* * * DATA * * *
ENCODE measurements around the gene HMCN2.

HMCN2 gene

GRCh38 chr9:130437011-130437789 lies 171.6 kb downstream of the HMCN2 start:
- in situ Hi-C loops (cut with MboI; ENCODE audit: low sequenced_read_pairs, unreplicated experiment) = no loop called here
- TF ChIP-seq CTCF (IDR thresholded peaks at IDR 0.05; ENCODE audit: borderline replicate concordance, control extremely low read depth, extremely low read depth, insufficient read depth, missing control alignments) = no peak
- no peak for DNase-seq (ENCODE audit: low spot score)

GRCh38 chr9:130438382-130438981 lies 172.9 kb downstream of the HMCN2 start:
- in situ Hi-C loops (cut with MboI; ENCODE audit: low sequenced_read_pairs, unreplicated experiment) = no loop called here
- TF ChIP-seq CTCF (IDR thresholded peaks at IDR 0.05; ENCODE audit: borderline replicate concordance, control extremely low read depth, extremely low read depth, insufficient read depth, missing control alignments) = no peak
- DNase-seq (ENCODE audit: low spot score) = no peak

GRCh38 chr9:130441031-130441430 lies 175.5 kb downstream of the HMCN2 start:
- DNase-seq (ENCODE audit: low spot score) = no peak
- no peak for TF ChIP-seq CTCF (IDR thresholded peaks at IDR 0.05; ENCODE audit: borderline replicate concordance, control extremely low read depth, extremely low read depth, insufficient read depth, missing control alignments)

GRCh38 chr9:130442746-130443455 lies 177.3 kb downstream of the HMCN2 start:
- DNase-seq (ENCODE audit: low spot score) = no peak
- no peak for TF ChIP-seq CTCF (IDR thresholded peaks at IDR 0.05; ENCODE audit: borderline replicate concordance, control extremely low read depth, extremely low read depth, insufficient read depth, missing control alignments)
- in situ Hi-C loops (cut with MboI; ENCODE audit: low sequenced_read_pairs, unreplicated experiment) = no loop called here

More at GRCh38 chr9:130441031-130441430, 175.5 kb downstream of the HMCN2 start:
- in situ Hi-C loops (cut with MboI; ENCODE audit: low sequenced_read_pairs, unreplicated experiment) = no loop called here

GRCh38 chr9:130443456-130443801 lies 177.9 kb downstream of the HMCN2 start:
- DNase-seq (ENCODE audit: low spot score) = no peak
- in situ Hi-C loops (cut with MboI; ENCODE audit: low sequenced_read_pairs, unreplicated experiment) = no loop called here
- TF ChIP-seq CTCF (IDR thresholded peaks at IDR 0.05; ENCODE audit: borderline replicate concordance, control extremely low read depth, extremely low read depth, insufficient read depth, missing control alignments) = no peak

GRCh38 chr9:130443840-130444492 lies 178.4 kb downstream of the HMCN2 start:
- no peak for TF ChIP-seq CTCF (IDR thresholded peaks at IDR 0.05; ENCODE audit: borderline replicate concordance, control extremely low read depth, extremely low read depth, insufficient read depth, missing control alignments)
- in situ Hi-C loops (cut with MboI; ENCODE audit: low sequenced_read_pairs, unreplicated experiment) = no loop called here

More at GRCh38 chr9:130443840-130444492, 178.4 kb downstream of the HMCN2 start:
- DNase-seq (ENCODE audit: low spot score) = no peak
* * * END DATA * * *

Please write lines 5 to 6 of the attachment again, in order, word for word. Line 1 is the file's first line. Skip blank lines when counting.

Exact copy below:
- TF ChIP-seq CTCF (IDR thresholded peaks at IDR 0.05; ENCODE audit: borderline replicate concordance, control extremely low read depth, extremely low read depth, insufficient read depth, missing control alignments) = no peak
- no peak for DNase-seq (ENCODE audit: low spot score)